Thursday, 20 October 2016

Winged Orca...

I took Tom out on two birding excursions last year and the birds must have made quite an impression on him because I receive an email from this American birder again enquiring about a third trip. There is only one problem. He is a very experienced birder with several trips to this region including the ones to Penang. It will be quite a task to keep his third visit interesting and the torrential rain forecasted for that day did not help lessen my burden one bit. He has a preference for forest birds and naturally, we found ourselves at the best forest site you can find around Penang at the break of dawn – the Sungai Sedim Recreational Forest in Kedah. The first bird to greet us was a male Grey-rumped Treeswift getting ready for the day ahead together with dozens of his compatriots at the ‘Treeswift Tree’.


As we were making our way up the Gunung Bintang access trail, the warm rays of the sun slipped through the rain-drenched foliage of the forest. A sunny morning is a rare sight this week and it was a much welcomed change. The cheerful call of the Grey-headed Babblers echoed through the forest undergrowth followed by a brief appearance. And my guest celebrated his first lifer of the trip.


Despite the good weather, things were rather slow at Sungai Sedim. The overnight downpour could be the reason behind this. However, a second lifer for my guest flew into view and it was a juvenile Red-naped Trogon. There was not much opportunities for photography during the encounter but at least we managed to obtain a record shot. It was more than I can say about a handsome adult male that decided to show himself later. Looks like Murphy is back in town again…


A change of location might change our fortune just like what it did for my last excursion. It was certainly worth a try. At the car park just before we reach our vehicle, a Malayan Birdwing floating about a flowering plant prolonged our stay at this recreational forest. It was an impressive male, told by the yellow marking on his upperparts, and he did not take much notice of our presence. Just in case you are wondering, you can find out just about everything nowadays as long as you ask Goggle nicely and I still know squat about moths and butterflies. I guess the absence of feathers makes a whole lot of difference for me. But species like the Malayan Birdwing when seen up close, the intensity of the colours and intricacy of the patterns can be mesmerizing.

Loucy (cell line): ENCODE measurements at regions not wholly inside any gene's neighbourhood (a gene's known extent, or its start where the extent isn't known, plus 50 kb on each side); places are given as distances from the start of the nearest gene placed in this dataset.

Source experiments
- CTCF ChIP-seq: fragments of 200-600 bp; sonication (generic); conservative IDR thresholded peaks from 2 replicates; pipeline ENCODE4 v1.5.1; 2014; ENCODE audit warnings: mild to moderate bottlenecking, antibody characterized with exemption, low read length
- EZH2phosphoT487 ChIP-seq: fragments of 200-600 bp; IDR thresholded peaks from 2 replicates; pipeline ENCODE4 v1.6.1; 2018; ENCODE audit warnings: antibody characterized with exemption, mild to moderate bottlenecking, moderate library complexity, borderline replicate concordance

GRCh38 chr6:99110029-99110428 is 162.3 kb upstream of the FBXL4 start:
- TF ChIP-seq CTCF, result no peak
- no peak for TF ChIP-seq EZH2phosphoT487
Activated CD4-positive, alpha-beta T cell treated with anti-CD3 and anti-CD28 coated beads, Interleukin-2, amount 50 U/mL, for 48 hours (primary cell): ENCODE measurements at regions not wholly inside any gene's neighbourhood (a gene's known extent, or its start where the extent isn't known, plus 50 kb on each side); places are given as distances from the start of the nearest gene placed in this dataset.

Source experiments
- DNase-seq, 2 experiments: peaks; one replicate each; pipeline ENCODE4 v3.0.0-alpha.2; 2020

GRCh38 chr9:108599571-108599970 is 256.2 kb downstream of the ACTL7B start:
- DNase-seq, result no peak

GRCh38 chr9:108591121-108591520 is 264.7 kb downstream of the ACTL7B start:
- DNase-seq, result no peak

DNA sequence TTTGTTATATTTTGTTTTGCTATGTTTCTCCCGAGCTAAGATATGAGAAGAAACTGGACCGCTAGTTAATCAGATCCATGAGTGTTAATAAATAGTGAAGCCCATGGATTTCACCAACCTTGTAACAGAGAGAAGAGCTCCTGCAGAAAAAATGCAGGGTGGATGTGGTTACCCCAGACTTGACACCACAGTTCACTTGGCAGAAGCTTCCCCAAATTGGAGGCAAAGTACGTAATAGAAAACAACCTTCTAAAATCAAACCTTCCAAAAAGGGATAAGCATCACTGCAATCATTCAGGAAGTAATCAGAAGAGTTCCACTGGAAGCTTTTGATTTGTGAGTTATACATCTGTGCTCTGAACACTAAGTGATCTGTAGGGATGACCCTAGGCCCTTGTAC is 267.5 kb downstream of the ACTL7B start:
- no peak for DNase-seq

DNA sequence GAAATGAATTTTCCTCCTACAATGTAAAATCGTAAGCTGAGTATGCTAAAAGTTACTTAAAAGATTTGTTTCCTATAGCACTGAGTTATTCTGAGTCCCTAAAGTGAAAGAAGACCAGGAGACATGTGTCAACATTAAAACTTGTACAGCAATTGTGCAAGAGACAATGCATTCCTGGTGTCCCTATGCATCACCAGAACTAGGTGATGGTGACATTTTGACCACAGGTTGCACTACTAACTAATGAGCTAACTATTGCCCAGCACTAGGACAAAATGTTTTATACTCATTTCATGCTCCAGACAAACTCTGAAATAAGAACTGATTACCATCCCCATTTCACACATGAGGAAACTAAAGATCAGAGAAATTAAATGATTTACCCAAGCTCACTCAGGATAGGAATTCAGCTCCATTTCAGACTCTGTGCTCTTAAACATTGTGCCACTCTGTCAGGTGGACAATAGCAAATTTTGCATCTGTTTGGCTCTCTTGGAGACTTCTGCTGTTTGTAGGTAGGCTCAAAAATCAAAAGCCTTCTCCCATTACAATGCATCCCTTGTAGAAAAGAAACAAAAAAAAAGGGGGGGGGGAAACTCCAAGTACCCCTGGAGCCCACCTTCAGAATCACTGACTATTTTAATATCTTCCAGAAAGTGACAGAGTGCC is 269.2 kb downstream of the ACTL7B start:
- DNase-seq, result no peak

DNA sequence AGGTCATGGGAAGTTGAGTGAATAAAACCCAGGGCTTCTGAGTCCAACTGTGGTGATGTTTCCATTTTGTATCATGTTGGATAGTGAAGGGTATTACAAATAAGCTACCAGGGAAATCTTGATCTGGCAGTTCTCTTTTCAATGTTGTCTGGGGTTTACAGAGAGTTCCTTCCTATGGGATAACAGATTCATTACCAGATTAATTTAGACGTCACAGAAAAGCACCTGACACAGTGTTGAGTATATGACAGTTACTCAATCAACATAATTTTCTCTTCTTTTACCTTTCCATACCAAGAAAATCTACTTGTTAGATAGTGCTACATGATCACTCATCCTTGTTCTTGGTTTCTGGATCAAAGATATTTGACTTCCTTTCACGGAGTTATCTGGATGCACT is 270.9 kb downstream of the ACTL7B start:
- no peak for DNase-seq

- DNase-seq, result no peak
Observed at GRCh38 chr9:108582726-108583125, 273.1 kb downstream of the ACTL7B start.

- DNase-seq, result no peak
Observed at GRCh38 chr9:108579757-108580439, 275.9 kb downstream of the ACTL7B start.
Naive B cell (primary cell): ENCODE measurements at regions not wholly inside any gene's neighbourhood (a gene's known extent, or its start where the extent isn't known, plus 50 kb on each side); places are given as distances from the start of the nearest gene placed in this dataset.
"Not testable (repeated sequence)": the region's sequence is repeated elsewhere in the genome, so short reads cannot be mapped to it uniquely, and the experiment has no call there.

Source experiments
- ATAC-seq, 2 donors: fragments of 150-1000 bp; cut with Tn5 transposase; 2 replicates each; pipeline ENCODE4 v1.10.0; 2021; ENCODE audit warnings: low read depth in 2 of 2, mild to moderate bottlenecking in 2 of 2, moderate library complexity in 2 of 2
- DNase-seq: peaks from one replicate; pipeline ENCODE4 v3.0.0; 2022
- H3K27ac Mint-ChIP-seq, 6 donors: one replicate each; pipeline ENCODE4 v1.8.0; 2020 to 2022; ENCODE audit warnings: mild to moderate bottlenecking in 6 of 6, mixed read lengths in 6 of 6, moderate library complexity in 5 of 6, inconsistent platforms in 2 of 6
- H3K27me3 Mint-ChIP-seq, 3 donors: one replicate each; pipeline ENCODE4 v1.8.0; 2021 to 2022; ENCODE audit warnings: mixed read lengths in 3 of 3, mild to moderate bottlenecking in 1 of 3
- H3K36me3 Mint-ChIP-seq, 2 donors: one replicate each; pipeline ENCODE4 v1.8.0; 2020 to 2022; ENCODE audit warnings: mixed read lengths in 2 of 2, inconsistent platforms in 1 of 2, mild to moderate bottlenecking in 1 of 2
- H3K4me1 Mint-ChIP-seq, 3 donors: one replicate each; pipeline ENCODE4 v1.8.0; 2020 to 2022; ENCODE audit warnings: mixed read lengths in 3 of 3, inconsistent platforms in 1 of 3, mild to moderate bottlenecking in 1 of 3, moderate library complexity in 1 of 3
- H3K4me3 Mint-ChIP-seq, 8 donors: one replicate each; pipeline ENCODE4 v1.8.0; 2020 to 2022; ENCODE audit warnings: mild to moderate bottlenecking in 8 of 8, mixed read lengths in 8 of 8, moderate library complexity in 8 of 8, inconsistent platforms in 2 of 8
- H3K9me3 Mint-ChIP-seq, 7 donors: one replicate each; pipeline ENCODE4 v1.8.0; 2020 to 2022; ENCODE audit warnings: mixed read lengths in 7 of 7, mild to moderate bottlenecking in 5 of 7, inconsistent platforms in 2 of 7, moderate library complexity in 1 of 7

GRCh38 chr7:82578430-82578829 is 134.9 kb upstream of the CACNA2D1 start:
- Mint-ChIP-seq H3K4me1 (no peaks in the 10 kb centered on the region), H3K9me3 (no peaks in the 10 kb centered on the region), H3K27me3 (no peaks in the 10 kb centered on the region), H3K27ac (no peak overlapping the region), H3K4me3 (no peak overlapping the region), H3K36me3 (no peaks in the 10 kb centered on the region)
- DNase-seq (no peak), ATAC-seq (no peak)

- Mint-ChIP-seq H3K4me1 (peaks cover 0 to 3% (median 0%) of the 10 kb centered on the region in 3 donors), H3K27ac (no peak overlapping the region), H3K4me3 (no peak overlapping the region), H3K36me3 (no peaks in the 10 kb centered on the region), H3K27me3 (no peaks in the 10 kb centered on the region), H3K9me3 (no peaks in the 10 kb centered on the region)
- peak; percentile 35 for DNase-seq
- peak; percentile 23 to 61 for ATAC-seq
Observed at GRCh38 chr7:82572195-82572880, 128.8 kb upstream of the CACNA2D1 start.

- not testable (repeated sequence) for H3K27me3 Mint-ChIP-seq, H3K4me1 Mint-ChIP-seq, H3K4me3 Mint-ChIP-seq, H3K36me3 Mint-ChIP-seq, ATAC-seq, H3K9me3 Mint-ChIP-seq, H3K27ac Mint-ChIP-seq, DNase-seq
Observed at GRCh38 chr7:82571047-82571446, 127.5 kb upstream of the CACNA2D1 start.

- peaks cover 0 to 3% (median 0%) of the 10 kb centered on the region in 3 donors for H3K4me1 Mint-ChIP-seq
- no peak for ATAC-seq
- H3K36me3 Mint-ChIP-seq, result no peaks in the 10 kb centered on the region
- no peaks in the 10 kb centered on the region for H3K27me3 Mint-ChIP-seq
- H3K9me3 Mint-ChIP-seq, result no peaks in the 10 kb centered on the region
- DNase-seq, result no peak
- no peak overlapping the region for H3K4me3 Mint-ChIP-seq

We made our way to the paddy planting district of mainland Penang as open country birds and waterfowls do not shun away during the hottest time of the day and that made it the best location to visit. There were quite a number of recently ploughed areas. The combination of shallow water and mud is like a magnet for water birds and birders alike. The Grey-headed Lapwing is new to neither of us but this attractive wader still received its due admiration. About 50 birds were present throughout the vicinity but are difficult to approach as always - even by car.


Apparently, the Wood Sandpiper is a rarity in America which is definitely not the case here in Malaysia. It is probably the commonest wader in freshwater habitats and paddy fields like these are its preferred wintering ground. I guess it was a little puzzled as to why these birders are showing it so much love...


This young female Brown Shrike was exceptionally confiding and could well be a recent arrival. The steel post that she chose to be her vantage point may not compliment the photo much but that is how it is sometimes. Anyway, she was too busy hunting for food to be bothered by our presence and we decided to spend a little more time with this common migrant. 


Eventually, something on the ground caught her eye and it was a grasshopper. The kill was quick and deadly. My gear could not keep up with the action. By the time I finally muster a shot, the prey was well within her digestive system.